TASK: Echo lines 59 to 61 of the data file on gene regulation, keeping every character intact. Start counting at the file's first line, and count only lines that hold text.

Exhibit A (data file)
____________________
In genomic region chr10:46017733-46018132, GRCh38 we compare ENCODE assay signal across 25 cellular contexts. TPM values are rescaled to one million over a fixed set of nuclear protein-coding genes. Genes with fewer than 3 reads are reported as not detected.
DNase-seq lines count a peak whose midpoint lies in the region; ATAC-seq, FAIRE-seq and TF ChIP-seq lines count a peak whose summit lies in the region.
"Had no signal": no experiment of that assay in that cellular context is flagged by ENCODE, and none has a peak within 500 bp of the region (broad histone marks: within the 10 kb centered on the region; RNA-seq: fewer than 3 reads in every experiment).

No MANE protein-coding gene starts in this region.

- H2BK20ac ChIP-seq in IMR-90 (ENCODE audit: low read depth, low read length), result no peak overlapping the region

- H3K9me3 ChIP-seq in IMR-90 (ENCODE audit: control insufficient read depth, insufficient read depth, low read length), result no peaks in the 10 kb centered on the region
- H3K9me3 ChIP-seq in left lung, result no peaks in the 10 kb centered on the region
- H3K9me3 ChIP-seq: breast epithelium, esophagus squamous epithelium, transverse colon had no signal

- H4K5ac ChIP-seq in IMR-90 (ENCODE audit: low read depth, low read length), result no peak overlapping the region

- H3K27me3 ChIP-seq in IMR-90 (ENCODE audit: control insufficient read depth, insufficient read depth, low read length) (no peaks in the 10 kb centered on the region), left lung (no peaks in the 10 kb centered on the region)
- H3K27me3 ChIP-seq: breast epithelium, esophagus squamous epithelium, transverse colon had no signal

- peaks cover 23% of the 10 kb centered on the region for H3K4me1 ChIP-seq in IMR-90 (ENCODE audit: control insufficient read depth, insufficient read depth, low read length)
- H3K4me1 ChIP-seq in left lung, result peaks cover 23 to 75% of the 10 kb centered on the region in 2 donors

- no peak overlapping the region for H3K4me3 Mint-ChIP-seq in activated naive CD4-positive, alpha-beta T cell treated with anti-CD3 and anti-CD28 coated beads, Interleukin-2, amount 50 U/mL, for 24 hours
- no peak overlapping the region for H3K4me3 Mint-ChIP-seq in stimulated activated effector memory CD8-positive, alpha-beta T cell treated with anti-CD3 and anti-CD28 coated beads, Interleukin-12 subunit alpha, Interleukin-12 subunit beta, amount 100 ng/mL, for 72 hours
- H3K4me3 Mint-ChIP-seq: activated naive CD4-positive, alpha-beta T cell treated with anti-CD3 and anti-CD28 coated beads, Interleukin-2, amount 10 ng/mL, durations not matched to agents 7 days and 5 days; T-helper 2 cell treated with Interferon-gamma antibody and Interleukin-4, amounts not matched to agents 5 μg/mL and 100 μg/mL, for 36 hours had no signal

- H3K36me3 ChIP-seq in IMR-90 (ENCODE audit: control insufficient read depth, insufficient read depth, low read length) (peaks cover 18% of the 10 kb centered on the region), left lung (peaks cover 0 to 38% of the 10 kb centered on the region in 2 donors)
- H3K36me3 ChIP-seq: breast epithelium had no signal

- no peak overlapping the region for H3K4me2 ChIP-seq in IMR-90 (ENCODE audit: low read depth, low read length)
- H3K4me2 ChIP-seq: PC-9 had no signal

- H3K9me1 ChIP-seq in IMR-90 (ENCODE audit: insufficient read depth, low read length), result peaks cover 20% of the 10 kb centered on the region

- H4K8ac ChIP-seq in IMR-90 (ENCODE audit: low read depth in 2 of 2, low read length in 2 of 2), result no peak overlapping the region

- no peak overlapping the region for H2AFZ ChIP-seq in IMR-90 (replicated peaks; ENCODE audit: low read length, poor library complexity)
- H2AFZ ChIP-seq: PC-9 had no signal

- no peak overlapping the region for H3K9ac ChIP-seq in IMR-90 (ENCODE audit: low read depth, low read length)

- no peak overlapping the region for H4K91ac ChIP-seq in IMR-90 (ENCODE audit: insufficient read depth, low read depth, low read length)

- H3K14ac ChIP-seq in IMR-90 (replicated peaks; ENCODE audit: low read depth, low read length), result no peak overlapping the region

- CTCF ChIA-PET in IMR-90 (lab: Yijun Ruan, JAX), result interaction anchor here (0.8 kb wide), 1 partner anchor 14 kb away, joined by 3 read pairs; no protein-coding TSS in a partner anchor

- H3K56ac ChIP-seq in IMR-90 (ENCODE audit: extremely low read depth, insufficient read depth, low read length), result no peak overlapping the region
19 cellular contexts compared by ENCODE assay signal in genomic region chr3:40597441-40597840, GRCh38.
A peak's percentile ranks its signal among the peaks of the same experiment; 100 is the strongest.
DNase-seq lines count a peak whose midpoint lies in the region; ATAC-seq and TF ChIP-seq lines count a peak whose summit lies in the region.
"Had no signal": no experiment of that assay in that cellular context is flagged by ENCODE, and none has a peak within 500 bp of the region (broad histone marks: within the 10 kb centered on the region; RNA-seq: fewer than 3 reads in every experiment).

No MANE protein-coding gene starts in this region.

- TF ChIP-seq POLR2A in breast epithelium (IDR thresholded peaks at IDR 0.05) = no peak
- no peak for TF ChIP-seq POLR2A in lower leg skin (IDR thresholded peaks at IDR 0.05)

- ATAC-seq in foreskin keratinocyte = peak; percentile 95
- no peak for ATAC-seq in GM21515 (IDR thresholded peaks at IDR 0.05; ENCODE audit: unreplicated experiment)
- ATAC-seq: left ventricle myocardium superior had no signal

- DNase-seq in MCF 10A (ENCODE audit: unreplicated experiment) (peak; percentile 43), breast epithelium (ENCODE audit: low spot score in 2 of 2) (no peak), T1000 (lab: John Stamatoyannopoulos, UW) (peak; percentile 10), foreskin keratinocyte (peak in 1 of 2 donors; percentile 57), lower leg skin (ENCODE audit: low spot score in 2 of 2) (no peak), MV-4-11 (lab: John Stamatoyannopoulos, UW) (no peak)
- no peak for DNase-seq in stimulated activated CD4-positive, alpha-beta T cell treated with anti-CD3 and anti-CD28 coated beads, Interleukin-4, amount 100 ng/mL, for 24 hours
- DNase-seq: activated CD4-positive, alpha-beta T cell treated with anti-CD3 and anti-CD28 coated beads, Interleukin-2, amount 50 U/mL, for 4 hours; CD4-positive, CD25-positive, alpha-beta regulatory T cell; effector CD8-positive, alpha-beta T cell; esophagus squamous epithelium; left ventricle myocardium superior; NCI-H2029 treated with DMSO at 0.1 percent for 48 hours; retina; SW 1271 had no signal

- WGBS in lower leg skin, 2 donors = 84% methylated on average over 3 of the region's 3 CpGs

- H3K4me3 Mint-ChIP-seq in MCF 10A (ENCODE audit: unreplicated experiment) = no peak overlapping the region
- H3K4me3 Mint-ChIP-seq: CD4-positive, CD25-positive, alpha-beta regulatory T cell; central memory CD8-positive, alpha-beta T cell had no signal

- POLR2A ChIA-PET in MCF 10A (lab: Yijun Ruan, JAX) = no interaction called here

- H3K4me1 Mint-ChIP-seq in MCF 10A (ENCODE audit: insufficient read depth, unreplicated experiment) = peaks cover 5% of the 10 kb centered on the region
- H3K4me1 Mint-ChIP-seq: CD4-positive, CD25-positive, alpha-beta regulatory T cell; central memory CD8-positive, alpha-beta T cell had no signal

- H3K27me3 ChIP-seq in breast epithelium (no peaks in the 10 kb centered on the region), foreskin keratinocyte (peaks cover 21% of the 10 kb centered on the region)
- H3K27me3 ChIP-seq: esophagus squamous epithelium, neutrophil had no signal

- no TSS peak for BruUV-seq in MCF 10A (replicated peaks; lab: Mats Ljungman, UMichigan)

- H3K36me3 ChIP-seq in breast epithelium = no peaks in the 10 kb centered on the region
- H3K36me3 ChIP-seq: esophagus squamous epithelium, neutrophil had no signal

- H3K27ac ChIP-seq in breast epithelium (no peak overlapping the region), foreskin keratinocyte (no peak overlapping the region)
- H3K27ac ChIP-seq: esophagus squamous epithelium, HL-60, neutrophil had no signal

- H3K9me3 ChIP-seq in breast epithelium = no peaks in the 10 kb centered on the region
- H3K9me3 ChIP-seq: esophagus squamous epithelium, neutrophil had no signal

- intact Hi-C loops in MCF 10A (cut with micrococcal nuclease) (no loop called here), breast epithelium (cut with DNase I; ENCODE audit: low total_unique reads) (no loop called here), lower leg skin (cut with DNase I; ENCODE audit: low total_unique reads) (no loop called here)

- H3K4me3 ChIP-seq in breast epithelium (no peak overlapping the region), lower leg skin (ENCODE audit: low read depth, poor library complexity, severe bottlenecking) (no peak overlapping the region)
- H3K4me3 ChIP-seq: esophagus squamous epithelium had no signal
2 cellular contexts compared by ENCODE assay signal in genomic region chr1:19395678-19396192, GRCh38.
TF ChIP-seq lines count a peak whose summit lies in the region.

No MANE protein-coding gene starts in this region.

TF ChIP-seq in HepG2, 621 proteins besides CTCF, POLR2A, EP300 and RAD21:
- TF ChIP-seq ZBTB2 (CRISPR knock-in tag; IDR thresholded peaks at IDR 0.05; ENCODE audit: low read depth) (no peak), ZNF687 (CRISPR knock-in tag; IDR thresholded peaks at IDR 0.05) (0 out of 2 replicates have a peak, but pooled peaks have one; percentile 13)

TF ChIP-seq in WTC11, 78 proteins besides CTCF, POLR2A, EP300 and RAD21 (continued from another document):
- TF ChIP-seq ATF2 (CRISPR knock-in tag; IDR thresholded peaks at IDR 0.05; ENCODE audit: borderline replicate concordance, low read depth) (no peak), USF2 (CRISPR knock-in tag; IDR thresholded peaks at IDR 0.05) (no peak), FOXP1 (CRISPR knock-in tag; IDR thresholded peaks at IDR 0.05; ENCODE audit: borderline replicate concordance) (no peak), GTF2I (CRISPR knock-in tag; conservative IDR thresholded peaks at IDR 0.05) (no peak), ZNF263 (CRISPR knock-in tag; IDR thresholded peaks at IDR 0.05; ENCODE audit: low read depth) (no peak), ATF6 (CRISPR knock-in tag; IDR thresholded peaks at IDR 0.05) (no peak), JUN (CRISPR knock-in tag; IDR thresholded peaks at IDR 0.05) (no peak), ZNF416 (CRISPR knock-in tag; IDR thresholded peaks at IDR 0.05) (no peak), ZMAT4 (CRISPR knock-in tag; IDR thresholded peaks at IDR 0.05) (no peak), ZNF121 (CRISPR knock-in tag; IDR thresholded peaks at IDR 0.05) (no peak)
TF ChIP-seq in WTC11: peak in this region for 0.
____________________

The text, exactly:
- H3K4me3 ChIP-seq in breast epithelium (no peak overlapping the region), lower leg skin (ENCODE audit: low read depth, poor library complexity, severe bottlenecking) (no peak overlapping the region)
- H3K4me3 ChIP-seq: esophagus squamous epithelium had no signal
2 cellular contexts compared by ENCODE assay signal in genomic region chr1:19395678-19396192, GRCh38.